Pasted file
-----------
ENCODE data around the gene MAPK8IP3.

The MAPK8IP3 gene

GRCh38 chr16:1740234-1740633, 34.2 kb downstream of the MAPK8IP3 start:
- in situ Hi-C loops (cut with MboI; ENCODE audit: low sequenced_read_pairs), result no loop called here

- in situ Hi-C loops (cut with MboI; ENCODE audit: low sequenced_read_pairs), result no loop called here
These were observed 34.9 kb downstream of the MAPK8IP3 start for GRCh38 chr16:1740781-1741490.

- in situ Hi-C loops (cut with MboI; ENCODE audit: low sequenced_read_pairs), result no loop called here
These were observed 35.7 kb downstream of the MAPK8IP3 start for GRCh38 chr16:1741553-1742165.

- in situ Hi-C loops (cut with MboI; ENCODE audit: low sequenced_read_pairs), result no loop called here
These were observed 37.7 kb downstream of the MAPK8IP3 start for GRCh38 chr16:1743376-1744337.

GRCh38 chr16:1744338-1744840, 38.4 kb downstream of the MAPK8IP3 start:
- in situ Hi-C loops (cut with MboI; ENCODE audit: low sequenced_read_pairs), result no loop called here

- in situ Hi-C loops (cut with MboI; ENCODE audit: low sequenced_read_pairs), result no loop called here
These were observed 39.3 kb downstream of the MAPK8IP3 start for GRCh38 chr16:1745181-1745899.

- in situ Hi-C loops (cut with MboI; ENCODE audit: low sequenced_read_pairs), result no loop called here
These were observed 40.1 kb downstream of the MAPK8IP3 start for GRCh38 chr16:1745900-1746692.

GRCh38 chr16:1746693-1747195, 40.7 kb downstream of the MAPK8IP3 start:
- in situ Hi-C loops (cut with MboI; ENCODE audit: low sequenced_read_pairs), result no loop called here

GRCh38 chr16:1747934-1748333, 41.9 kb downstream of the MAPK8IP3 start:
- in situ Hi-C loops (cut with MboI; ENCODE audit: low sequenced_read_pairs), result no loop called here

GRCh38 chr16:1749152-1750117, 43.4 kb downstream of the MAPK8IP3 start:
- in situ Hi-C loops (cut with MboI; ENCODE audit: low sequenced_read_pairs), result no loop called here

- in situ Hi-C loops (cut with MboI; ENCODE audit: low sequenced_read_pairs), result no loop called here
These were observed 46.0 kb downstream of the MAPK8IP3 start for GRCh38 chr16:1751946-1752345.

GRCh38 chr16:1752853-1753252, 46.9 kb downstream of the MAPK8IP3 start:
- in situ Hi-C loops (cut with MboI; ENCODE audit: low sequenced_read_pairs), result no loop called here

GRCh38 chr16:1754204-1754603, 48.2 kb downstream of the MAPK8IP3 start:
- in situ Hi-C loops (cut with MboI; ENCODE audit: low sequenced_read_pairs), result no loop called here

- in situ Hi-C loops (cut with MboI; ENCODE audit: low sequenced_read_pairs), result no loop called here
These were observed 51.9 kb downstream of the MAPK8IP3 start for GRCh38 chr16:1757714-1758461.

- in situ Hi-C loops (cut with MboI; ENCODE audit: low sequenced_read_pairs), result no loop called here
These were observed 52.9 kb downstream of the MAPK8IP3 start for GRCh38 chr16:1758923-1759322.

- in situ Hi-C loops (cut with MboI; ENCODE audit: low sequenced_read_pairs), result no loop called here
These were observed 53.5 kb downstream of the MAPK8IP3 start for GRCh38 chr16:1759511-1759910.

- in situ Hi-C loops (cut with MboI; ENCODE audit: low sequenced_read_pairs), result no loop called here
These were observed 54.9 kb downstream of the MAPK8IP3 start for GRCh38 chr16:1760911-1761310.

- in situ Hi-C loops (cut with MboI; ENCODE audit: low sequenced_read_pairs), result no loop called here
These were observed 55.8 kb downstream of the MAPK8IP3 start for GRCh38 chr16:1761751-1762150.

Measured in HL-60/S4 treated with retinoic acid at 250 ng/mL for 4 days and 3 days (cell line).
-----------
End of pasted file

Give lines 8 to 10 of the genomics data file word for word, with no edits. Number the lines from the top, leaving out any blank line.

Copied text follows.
These were observed 35.7 kb downstream of the MAPK8IP3 start for GRCh38 chr16:1741553-1742165.

- in situ Hi-C loops (cut with MboI; ENCODE audit: low sequenced_read_pairs), result no loop called here
These were observed 37.7 kb downstream of the MAPK8IP3 start for GRCh38 chr16:1743376-1744337.